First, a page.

Do Stipulated Judgments Go on Credit Scores?

by Van Thompson
Stipulated judgments have to be approved by the court.

No one wants to be sued over debt, and the costs of going to trial can be prohibitively expensive. If you know you owe the money, you can save yourself some hassle by agreeing to a stipulated judgment. The judgment will become a public record, so it will affect your credit score. If you're being sued by a creditor, though, it's likely that your credit score already has taken a hit.

What is a Stipulated Judgment?

A stipulated judgment is any judgment issued without a trial. In many jurisdictions, formal settlement agreements are referred to as stipulated judgments. In some cases, though, the judgment is not the result of a negotiated settlement. Instead, it's the civil equivalent of pleading guilty. You'll admit you owe the money and the judge will enter an order itemizing how much you owe and, in some cases, how and when it must be paid.

Stipulated Judgments and Credit

Stipulated judgments always will affect your credit if you've been sued by a creditor. Public records such as judgments go on your credit report, but if you pay the judgment in a timely fashion the payment should be noted as well. If, however, you agree to a stipulated judgment in another matter -- such as an employment or contract dispute -- it won't go on your credit report unless you owe someone else money.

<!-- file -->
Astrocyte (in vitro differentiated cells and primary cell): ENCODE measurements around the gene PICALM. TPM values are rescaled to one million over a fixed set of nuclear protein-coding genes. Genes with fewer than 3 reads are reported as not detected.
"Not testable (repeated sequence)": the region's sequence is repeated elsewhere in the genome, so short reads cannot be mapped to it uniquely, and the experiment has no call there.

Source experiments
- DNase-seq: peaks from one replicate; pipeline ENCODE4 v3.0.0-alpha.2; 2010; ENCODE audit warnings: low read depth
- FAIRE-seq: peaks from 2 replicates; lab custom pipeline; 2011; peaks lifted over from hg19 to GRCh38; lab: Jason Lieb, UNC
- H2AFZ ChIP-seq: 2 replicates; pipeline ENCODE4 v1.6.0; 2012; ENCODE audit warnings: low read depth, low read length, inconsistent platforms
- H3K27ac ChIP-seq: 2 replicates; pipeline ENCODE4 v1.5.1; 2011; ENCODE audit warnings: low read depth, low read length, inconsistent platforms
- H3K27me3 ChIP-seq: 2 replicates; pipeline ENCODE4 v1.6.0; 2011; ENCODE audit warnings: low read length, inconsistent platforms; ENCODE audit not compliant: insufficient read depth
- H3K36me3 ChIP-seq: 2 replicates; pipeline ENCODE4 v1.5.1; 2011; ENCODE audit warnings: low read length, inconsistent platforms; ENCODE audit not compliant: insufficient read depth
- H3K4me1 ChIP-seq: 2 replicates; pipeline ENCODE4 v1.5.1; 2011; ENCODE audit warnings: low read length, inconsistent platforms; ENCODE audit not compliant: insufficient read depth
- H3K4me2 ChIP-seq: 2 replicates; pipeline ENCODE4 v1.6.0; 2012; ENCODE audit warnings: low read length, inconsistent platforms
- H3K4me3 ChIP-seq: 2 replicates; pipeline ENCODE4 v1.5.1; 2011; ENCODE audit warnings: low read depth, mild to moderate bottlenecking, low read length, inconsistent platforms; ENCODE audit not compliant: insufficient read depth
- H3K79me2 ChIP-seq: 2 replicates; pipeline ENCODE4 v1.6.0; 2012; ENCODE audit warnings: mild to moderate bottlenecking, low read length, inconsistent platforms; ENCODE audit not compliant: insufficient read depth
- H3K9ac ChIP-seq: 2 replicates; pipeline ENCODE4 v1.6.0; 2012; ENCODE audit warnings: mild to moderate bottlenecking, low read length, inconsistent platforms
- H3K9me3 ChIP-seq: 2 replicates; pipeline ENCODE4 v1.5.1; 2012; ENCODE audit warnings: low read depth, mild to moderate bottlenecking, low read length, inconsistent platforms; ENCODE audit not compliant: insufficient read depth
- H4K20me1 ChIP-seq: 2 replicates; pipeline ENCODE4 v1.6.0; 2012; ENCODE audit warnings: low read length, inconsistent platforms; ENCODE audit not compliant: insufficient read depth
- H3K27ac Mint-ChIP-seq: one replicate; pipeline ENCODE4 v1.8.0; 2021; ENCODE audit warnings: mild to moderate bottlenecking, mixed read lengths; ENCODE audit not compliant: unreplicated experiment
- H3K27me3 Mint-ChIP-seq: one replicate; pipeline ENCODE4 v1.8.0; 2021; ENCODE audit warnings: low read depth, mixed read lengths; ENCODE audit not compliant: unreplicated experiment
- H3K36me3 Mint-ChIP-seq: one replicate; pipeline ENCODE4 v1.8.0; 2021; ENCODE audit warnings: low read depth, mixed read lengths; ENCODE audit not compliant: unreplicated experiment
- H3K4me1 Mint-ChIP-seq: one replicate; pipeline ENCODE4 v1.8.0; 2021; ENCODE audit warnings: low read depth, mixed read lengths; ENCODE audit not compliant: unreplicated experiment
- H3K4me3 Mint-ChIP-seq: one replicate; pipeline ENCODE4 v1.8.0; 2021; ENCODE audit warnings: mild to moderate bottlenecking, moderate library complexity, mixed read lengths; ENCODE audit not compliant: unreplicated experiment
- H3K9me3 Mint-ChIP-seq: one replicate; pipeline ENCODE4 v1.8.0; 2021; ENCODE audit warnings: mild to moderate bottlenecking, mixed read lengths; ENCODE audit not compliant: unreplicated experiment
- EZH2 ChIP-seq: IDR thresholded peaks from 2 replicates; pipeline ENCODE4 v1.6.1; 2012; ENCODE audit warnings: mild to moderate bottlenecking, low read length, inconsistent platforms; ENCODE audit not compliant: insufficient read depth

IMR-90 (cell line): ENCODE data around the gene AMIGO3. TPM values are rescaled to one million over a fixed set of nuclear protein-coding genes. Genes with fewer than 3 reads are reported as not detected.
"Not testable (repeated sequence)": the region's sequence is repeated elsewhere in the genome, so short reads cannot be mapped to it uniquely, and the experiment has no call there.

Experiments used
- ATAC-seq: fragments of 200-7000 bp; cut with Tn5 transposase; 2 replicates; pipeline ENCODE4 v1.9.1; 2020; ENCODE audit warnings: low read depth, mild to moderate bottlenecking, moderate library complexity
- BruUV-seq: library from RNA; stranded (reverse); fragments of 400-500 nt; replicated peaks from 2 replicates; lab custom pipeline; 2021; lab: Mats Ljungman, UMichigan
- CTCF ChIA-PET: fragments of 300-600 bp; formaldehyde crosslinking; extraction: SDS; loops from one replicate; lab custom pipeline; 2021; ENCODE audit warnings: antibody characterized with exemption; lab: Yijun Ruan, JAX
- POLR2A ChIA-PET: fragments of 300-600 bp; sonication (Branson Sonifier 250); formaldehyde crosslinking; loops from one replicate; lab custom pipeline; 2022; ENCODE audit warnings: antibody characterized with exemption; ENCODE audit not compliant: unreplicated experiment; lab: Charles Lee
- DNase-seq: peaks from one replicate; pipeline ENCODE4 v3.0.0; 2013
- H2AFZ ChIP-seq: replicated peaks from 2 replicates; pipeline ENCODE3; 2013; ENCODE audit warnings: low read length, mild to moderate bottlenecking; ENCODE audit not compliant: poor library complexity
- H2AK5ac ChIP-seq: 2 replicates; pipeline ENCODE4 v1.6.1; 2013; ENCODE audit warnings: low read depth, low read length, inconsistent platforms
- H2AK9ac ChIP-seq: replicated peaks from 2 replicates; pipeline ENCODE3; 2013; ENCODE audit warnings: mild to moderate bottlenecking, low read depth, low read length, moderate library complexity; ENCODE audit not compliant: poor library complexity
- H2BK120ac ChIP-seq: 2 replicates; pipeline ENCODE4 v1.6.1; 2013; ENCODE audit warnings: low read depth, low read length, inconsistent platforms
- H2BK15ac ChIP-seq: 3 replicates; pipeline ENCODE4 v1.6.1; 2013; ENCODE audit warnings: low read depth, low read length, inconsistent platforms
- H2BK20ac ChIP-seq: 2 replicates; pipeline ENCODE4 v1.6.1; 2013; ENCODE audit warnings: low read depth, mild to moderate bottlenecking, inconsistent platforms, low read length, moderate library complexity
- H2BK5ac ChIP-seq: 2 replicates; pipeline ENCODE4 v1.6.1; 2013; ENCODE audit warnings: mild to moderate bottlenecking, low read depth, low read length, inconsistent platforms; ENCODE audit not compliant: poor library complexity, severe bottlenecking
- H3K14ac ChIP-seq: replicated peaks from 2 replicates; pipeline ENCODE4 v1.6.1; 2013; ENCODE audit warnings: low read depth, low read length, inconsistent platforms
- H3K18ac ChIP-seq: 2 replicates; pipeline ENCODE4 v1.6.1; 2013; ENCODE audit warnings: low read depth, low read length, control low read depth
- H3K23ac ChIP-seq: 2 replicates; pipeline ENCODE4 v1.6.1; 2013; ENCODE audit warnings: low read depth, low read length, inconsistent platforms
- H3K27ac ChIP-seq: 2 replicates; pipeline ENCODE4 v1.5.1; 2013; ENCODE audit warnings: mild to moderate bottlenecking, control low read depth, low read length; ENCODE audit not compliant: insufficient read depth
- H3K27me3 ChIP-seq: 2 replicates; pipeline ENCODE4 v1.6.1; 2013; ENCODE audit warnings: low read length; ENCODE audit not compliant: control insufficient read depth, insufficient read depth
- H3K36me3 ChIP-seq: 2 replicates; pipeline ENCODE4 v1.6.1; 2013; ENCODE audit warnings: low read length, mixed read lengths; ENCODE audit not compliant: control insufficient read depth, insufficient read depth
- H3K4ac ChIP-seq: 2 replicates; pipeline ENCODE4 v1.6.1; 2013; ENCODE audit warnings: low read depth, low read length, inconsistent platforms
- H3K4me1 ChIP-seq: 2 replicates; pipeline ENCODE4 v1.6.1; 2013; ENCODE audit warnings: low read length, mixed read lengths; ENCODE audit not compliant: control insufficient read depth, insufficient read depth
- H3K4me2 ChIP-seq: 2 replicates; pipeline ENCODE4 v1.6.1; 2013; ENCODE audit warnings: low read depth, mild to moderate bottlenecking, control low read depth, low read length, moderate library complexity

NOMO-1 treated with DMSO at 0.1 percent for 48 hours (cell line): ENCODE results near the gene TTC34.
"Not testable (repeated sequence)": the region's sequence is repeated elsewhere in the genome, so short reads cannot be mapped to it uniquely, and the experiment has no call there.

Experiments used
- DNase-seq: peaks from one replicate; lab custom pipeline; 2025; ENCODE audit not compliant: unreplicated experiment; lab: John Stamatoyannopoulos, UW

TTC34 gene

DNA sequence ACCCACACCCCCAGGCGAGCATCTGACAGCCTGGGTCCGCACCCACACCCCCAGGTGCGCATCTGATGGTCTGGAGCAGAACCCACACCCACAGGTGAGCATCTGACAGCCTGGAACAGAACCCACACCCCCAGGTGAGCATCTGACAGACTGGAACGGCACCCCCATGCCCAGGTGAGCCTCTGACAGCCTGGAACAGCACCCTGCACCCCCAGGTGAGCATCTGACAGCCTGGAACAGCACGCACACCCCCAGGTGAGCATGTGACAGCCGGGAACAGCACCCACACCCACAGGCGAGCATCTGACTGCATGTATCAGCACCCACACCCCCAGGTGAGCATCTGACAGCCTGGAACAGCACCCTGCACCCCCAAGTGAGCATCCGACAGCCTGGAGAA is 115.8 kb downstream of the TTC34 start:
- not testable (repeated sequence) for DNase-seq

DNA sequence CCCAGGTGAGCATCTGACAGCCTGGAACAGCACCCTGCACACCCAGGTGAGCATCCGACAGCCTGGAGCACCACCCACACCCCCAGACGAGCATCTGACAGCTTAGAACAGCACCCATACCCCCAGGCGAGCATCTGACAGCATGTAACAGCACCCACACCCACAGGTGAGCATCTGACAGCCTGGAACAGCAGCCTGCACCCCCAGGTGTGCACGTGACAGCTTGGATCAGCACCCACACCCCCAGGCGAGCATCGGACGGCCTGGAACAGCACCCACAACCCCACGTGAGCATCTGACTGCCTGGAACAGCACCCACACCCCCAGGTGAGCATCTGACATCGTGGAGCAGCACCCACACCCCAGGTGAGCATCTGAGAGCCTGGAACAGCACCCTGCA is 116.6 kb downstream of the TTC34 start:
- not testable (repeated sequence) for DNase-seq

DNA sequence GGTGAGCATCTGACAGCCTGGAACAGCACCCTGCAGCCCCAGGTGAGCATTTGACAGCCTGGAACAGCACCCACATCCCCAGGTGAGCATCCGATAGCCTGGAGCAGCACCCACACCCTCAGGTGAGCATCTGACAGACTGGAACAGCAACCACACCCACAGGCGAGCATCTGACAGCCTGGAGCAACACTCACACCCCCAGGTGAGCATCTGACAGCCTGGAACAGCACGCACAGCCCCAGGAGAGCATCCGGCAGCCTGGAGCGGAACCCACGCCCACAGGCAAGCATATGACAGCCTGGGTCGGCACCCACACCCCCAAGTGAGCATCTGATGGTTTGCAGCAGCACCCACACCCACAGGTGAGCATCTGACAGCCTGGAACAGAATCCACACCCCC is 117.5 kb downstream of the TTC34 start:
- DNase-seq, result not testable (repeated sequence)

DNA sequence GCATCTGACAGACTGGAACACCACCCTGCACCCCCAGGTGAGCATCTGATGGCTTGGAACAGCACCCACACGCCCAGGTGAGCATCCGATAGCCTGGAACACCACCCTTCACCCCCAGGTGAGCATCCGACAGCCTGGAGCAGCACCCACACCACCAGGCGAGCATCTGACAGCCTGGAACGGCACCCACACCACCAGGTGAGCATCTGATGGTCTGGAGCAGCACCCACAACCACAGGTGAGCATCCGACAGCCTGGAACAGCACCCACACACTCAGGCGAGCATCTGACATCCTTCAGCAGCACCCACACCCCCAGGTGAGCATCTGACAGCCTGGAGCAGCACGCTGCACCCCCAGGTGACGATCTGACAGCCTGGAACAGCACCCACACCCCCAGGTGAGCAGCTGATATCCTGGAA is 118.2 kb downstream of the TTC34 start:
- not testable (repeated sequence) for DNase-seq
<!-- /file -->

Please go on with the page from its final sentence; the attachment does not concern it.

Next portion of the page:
Alternatives to Judgments

A judgment requires you to pay the money, so you can head off the credit effects of the judgment by simply paying the balance owed upfront. You also may be able to negotiate a settlement agreement or repayment plan with your creditor. These agreements typically go on your credit report, but are less harmful to your score than a formal judgment, particularly if you regularly make payments as agreed.

How Long the Effects Last

As time passes, the effect the judgment has on your credit will decrease, particularly if you open new accounts and begin paying your bills on time. Public records remain on your credit report for seven years, with one exception. If the stipulated judgment results in a tax lien, it can stay on your credit report permanently.

About the Author

Van Thompson is an attorney and writer. A former martial arts instructor, he holds bachelor's degrees in music and computer science from Westchester University, and a juris doctor from Georgia State University. He is the recipient of numerous writing awards, including a 2009 CALI Legal Writing Award.

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